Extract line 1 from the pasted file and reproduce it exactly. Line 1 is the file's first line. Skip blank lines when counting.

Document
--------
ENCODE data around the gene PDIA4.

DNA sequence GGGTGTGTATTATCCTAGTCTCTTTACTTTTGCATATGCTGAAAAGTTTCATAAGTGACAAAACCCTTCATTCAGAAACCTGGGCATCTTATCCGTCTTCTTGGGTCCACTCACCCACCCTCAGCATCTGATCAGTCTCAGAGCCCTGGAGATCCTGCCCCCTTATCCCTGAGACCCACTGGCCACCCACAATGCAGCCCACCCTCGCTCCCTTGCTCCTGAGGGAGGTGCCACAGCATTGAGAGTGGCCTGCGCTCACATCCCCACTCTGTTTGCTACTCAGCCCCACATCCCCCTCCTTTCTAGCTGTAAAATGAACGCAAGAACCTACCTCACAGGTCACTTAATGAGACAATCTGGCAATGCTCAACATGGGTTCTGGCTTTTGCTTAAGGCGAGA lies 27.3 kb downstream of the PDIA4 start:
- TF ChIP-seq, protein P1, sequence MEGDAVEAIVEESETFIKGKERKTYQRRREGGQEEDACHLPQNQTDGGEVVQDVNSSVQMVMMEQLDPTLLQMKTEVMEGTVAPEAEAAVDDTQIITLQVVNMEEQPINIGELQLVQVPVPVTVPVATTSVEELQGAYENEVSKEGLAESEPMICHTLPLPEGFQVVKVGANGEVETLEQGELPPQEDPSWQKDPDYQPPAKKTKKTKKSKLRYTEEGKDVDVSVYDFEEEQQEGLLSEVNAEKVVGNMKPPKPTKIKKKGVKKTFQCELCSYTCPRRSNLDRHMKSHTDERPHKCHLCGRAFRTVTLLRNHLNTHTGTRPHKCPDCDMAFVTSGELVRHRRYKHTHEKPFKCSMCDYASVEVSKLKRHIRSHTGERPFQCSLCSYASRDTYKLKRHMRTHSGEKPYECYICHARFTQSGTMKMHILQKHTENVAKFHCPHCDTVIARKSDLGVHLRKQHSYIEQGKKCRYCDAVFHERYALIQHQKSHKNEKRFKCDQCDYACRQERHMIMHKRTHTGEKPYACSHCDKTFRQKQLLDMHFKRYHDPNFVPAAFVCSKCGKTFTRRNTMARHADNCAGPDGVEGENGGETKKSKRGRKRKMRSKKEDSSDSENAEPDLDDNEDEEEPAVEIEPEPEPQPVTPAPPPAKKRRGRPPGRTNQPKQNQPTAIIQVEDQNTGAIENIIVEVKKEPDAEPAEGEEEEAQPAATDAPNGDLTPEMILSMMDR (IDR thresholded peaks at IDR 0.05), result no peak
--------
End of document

ENCODE data around the gene PDIA4.